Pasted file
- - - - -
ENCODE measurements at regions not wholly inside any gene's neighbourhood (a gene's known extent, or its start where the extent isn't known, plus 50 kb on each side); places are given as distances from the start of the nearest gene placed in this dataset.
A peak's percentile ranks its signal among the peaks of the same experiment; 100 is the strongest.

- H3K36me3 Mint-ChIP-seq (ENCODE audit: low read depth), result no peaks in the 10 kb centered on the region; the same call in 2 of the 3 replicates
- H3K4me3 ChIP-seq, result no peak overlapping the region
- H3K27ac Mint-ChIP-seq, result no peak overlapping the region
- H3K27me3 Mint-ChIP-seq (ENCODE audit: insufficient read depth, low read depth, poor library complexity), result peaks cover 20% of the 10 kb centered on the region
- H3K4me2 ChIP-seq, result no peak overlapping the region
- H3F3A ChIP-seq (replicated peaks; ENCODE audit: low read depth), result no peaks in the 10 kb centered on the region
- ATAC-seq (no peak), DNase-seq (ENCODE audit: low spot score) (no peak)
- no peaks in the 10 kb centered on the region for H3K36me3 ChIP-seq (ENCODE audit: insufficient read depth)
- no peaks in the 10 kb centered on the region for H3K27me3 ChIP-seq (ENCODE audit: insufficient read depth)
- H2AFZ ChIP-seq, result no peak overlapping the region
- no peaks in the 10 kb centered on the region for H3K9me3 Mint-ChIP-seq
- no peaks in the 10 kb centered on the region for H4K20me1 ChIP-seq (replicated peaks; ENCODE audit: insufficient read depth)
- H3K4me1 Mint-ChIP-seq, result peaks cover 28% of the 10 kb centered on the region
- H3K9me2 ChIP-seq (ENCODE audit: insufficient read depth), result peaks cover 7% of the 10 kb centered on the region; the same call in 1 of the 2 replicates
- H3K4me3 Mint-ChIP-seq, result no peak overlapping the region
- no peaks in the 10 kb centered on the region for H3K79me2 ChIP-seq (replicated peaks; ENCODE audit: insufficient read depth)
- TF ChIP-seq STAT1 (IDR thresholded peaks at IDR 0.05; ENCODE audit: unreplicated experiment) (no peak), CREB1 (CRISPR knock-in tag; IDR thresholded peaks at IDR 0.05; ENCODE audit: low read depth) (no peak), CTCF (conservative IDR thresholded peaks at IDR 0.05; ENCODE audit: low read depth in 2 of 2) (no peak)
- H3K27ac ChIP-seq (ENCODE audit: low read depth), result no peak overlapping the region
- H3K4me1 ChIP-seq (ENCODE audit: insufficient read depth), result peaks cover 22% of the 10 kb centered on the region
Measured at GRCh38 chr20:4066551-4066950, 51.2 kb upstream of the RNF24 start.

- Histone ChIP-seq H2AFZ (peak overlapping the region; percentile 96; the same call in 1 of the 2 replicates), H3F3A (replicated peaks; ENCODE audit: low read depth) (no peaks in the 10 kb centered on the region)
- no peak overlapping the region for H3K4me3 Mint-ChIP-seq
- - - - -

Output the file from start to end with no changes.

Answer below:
ENCODE measurements at regions not wholly inside any gene's neighbourhood (a gene's known extent, or its start where the extent isn't known, plus 50 kb on each side); places are given as distances from the start of the nearest gene placed in this dataset.
A peak's percentile ranks its signal among the peaks of the same experiment; 100 is the strongest.

- H3K36me3 Mint-ChIP-seq (ENCODE audit: low read depth), result no peaks in the 10 kb centered on the region; the same call in 2 of the 3 replicates
- H3K4me3 ChIP-seq, result no peak overlapping the region
- H3K27ac Mint-ChIP-seq, result no peak overlapping the region
- H3K27me3 Mint-ChIP-seq (ENCODE audit: insufficient read depth, low read depth, poor library complexity), result peaks cover 20% of the 10 kb centered on the region
- H3K4me2 ChIP-seq, result no peak overlapping the region
- H3F3A ChIP-seq (replicated peaks; ENCODE audit: low read depth), result no peaks in the 10 kb centered on the region
- ATAC-seq (no peak), DNase-seq (ENCODE audit: low spot score) (no peak)
- no peaks in the 10 kb centered on the region for H3K36me3 ChIP-seq (ENCODE audit: insufficient read depth)
- no peaks in the 10 kb centered on the region for H3K27me3 ChIP-seq (ENCODE audit: insufficient read depth)
- H2AFZ ChIP-seq, result no peak overlapping the region
- no peaks in the 10 kb centered on the region for H3K9me3 Mint-ChIP-seq
- no peaks in the 10 kb centered on the region for H4K20me1 ChIP-seq (replicated peaks; ENCODE audit: insufficient read depth)
- H3K4me1 Mint-ChIP-seq, result peaks cover 28% of the 10 kb centered on the region
- H3K9me2 ChIP-seq (ENCODE audit: insufficient read depth), result peaks cover 7% of the 10 kb centered on the region; the same call in 1 of the 2 replicates
- H3K4me3 Mint-ChIP-seq, result no peak overlapping the region
- no peaks in the 10 kb centered on the region for H3K79me2 ChIP-seq (replicated peaks; ENCODE audit: insufficient read depth)
- TF ChIP-seq STAT1 (IDR thresholded peaks at IDR 0.05; ENCODE audit: unreplicated experiment) (no peak), CREB1 (CRISPR knock-in tag; IDR thresholded peaks at IDR 0.05; ENCODE audit: low read depth) (no peak), CTCF (conservative IDR thresholded peaks at IDR 0.05; ENCODE audit: low read depth in 2 of 2) (no peak)
- H3K27ac ChIP-seq (ENCODE audit: low read depth), result no peak overlapping the region
- H3K4me1 ChIP-seq (ENCODE audit: insufficient read depth), result peaks cover 22% of the 10 kb centered on the region
Measured at GRCh38 chr20:4066551-4066950, 51.2 kb upstream of the RNF24 start.

- Histone ChIP-seq H2AFZ (peak overlapping the region; percentile 96; the same call in 1 of the 2 replicates), H3F3A (replicated peaks; ENCODE audit: low read depth) (no peaks in the 10 kb centered on the region)
- no peak overlapping the region for H3K4me3 Mint-ChIP-seq